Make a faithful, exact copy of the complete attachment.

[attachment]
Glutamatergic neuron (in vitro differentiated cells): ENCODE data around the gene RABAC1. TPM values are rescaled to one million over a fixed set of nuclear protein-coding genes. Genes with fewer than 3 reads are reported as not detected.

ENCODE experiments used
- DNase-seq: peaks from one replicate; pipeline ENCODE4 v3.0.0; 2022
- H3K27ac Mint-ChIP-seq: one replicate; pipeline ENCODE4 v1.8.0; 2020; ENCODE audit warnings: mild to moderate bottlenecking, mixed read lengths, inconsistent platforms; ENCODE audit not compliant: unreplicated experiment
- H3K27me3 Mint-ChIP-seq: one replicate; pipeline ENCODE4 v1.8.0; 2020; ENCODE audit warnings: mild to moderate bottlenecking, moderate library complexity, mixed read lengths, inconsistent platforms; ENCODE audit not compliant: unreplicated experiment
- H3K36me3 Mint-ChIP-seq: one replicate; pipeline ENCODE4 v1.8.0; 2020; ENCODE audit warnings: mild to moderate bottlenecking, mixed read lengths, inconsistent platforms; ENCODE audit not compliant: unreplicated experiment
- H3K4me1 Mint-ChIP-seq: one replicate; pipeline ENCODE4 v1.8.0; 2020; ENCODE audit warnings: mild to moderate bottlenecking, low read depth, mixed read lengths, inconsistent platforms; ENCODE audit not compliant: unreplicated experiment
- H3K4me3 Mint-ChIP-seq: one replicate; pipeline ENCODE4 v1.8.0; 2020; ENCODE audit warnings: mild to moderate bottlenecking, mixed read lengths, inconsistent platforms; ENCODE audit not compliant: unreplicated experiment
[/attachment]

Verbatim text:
Glutamatergic neuron (in vitro differentiated cells): ENCODE data around the gene RABAC1. TPM values are rescaled to one million over a fixed set of nuclear protein-coding genes. Genes with fewer than 3 reads are reported as not detected.

ENCODE experiments used
- DNase-seq: peaks from one replicate; pipeline ENCODE4 v3.0.0; 2022
- H3K27ac Mint-ChIP-seq: one replicate; pipeline ENCODE4 v1.8.0; 2020; ENCODE audit warnings: mild to moderate bottlenecking, mixed read lengths, inconsistent platforms; ENCODE audit not compliant: unreplicated experiment
- H3K27me3 Mint-ChIP-seq: one replicate; pipeline ENCODE4 v1.8.0; 2020; ENCODE audit warnings: mild to moderate bottlenecking, moderate library complexity, mixed read lengths, inconsistent platforms; ENCODE audit not compliant: unreplicated experiment
- H3K36me3 Mint-ChIP-seq: one replicate; pipeline ENCODE4 v1.8.0; 2020; ENCODE audit warnings: mild to moderate bottlenecking, mixed read lengths, inconsistent platforms; ENCODE audit not compliant: unreplicated experiment
- H3K4me1 Mint-ChIP-seq: one replicate; pipeline ENCODE4 v1.8.0; 2020; ENCODE audit warnings: mild to moderate bottlenecking, low read depth, mixed read lengths, inconsistent platforms; ENCODE audit not compliant: unreplicated experiment
- H3K4me3 Mint-ChIP-seq: one replicate; pipeline ENCODE4 v1.8.0; 2020; ENCODE audit warnings: mild to moderate bottlenecking, mixed read lengths, inconsistent platforms; ENCODE audit not compliant: unreplicated experiment